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Yaws (also Frambesia tropica, thymosis, polypapilloma tropicum or pian) is a tropical infection of the skin, bones and joints caused by the spirochete bacterium Treponema pertenue. Other treponematosis diseases are bejel (Treponema endemicum), pinta (Treponema carateum), and syphilis (Treponema pallidum). more...

Yellow fever
Yellow nail syndrome
Yersinia pestis
Yolk sac tumor

The disease is transmitted by skin contact with infected individuals, the spirochete entering through an existing cut or similar damage. Within ninety days (but usually less than a month) of infection a painless but distinctive 'mother yaw' ulcerous papule appears on the skin at the point of entry, it is often described as raspberry-like and is 10-50 mm in size. This lesion will persist for up to nine months and other secondary growths will appear on the body as the original one heals, there may also be inflammation of the fingers (dactylitis).

If untreated a secondary stage occurs after up to four months of latency, it is marked by more 'raspberry' growths but smaller and ulcerous - exuding a thin, highly infective fluid which attracts flies. These growths may also merge together into thick fissured plaques, which can occur on the feet and induce a distinctive gait. These secondary growths are irreversible but there can be relapsing lesions and asymptomatic periods.

In 10-20% of cases the disease can progress over a decade or more to a tertiary stage with destructive lesions of the skin and bones. Large subcutaneous nodules develop and grow before abscessing and ulcerating, these can become infected and may merge together forming serpiginous tracts. These tracts heal with keloid formation which can cause deformities, disabilities and limb contractures. The bone lesions caused are periostitis, osteitis, and osteomyelitis, damage to the tibia can lead to a condition known as sabre shins. In a very few cases a condition known as goundou is caused where growths on the nasal maxillae can result in extensive and severe damage to the nose and palate.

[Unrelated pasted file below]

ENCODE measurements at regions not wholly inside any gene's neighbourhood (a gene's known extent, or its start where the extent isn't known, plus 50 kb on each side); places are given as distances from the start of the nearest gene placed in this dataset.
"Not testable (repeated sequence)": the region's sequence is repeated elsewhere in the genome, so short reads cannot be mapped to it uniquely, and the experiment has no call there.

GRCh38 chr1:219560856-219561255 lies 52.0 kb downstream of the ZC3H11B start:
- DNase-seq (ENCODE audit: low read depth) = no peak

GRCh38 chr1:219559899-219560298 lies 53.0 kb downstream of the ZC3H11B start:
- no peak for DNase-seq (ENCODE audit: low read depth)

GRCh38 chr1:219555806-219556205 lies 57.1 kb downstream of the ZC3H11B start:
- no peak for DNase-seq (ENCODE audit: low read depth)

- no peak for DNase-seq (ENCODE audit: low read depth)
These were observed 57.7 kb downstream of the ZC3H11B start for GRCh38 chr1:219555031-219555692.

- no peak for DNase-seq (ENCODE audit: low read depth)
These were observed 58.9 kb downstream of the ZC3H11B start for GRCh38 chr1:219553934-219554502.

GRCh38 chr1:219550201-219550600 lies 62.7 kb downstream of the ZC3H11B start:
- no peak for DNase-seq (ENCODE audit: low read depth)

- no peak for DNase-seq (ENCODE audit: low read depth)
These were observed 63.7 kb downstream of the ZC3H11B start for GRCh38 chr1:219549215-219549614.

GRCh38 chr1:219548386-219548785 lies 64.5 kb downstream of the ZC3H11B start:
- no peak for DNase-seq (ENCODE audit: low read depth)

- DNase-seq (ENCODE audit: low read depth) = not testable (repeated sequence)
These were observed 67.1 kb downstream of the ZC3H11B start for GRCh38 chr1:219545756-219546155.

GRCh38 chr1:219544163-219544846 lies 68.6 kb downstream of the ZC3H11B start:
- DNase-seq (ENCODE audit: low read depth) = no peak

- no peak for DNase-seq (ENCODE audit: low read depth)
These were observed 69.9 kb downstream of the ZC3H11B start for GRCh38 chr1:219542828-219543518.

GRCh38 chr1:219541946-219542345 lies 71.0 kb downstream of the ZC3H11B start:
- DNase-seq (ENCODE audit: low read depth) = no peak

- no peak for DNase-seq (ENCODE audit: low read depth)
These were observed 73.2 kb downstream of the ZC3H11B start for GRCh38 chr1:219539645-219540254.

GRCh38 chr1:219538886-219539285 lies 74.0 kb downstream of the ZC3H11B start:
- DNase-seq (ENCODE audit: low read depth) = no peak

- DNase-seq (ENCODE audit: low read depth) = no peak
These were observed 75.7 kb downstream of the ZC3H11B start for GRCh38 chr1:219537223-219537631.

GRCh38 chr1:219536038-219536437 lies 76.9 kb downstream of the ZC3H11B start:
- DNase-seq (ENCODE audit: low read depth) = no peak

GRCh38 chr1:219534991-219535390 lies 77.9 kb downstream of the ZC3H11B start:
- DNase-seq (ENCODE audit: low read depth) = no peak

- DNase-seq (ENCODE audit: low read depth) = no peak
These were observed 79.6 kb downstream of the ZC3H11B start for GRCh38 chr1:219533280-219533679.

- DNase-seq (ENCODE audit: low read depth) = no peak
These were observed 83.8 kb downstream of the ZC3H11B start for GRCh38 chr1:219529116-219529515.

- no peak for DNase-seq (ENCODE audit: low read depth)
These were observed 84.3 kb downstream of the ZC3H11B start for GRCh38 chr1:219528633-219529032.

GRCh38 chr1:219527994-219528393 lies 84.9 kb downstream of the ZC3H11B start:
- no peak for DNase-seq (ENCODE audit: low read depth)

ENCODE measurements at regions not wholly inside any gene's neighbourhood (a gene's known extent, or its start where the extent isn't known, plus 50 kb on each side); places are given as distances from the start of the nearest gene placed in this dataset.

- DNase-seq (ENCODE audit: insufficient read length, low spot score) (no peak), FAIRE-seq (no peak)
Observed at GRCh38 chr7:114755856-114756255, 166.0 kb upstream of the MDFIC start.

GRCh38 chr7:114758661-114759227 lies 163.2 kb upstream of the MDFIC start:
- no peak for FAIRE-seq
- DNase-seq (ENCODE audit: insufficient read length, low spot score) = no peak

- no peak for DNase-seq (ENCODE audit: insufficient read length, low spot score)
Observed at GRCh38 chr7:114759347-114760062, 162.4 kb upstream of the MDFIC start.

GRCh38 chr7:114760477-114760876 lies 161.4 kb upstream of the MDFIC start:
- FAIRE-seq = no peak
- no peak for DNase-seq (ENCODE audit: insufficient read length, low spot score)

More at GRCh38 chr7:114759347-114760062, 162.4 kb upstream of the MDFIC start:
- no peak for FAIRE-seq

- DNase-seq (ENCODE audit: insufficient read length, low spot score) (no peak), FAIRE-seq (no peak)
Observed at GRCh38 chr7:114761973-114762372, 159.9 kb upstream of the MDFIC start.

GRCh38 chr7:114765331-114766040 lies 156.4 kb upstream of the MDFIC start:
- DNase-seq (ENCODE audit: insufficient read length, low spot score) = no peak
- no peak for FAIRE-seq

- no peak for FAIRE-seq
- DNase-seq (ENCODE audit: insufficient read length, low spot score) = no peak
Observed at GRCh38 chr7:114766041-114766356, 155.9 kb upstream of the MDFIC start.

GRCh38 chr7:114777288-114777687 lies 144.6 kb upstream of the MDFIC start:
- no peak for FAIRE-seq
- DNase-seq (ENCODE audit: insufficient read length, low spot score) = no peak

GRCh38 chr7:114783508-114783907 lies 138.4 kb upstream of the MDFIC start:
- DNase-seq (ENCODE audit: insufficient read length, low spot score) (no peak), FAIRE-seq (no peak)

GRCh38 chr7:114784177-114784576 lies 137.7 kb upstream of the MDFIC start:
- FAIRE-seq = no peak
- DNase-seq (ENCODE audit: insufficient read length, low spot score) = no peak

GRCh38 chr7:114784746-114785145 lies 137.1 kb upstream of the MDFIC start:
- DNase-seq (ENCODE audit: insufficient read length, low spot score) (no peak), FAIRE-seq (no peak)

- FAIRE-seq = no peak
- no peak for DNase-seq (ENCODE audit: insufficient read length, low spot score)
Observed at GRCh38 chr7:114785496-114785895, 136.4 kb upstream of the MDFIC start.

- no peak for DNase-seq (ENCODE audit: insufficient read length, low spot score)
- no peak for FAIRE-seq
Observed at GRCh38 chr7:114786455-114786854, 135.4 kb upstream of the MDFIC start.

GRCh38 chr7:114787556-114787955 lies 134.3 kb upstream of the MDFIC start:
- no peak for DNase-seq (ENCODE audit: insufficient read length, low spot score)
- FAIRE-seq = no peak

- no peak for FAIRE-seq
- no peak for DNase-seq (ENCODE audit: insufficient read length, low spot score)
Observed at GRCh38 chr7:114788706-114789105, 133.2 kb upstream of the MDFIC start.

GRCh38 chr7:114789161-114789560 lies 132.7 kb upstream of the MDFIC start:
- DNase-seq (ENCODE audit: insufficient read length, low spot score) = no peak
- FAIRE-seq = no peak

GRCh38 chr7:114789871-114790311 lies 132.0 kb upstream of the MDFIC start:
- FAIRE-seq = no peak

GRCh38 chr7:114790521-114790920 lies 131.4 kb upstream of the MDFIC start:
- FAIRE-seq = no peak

The largest group afflicted by Yaws are children aged 6 to 10 years in the Caribbean Islands, Latin America, West Africa, India, Oceania or Southeast Asia. There were World Health Organization funded campaigns against yaws from 1954 to 1963 which greatly reduced the incidence of the disease, although more recently numbers have risen again.

The disease is identified from blood tests or by a lesion sample through a darkfield examination under a microscope. Treatment is by a single dose of penicillin, erythromycin or tetracycline, recurrence or relapse is uncommon.

Examination of ancient remains has led to the suggestion that yaws has affected hominids for the last 1.5 million years. The current name is believed to be of Carib origin, "yaya" meaning sore; frambesia is a Modern Latin word inspired by the French word framboise ("raspberry").


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Freestyle aerobatics-the Pendulum
From Model Airplane News, 4/1/04 by Somenzini, Quique

I first came up with this maneuver for my aerobatics routine back in the 2002 Tournament of Champions in Las Vegas. The maneuver is so named because during the descent, the airplane's nose swings back and forth like a pendulum as the model pivots at a point very near the tail. The CG location plays a big role in performing this maneuver properly; it should be at its aft-most position. The combination of aft CG placement, generous elevator-surface areas and a high elevator rate makes it possible to perform this very-large-pitch-change maneuver. These settings also affect the speed at which the model can change from the full-up to the full-down pitch position. Let's take a closer look.

Bring your model up to a high altitude as if you were going to do a spin. Fly the maneuver into the wind; this will help stabilize the wings and make the airplane easier to control. Reduce power and airspeed while maintaining full up-elevator to stall the airplane. Remember to set all the dual rates high so you have maximum control travel. After the stall, push full down-elevator and keep the engine at idle. Your model will do a very tight outside loop while almost pivoting on the CG. When the airplane is almost in an inverted position, quickly add some power and pull full up-elevator. As the airplane gets close to a vertical down line, cut power back to idle, but keep holding full up-elevator until the airplane's nose pivots back up. Keep pulling elevator until the nose stops rotating. The airplane will have a tighter rotation when you change from negative to positive pitch.